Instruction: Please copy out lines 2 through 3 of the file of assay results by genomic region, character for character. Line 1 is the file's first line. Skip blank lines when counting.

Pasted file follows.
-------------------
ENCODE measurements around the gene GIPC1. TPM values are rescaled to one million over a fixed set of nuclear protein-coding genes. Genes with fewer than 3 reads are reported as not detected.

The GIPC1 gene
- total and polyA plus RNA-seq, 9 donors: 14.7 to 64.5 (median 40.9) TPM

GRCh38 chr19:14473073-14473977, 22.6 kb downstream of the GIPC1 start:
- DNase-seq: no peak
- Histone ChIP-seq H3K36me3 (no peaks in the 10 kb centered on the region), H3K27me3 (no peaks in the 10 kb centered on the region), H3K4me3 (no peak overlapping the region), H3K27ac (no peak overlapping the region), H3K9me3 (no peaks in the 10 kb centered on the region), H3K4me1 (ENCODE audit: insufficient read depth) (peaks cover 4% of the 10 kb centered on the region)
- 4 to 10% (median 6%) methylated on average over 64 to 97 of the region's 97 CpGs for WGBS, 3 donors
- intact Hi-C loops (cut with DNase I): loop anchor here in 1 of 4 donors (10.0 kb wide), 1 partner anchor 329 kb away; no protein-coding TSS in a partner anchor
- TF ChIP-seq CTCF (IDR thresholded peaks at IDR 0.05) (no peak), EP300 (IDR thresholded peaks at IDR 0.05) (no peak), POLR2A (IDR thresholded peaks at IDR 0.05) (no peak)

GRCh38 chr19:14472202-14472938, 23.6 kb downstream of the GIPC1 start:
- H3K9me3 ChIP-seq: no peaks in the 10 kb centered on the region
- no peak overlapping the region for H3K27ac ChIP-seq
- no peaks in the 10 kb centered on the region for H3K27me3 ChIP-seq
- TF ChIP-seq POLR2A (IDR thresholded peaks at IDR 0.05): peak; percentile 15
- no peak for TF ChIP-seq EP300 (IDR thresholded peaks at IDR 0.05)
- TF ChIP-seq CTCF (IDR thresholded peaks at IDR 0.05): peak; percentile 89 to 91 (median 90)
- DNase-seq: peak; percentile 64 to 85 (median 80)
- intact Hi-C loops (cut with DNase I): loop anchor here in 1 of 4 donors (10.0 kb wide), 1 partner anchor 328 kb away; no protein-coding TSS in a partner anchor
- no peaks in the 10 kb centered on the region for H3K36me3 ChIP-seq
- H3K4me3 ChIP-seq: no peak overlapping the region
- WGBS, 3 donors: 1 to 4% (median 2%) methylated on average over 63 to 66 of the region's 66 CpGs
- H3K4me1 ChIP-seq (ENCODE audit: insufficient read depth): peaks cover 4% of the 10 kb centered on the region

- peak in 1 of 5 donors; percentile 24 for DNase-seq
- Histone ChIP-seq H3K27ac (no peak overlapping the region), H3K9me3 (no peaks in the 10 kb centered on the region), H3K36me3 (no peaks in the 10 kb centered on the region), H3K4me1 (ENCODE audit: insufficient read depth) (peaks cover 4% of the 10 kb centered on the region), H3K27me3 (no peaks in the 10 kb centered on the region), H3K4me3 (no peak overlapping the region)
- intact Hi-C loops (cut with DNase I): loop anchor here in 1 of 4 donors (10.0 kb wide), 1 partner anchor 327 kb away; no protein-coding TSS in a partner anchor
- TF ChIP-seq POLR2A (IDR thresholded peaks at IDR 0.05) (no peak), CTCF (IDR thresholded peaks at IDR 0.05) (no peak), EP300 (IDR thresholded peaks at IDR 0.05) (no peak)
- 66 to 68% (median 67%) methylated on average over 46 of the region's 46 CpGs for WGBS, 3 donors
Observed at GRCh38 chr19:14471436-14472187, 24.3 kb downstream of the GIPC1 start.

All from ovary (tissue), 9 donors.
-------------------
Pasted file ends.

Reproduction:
The GIPC1 gene
- total and polyA plus RNA-seq, 9 donors: 14.7 to 64.5 (median 40.9) TPM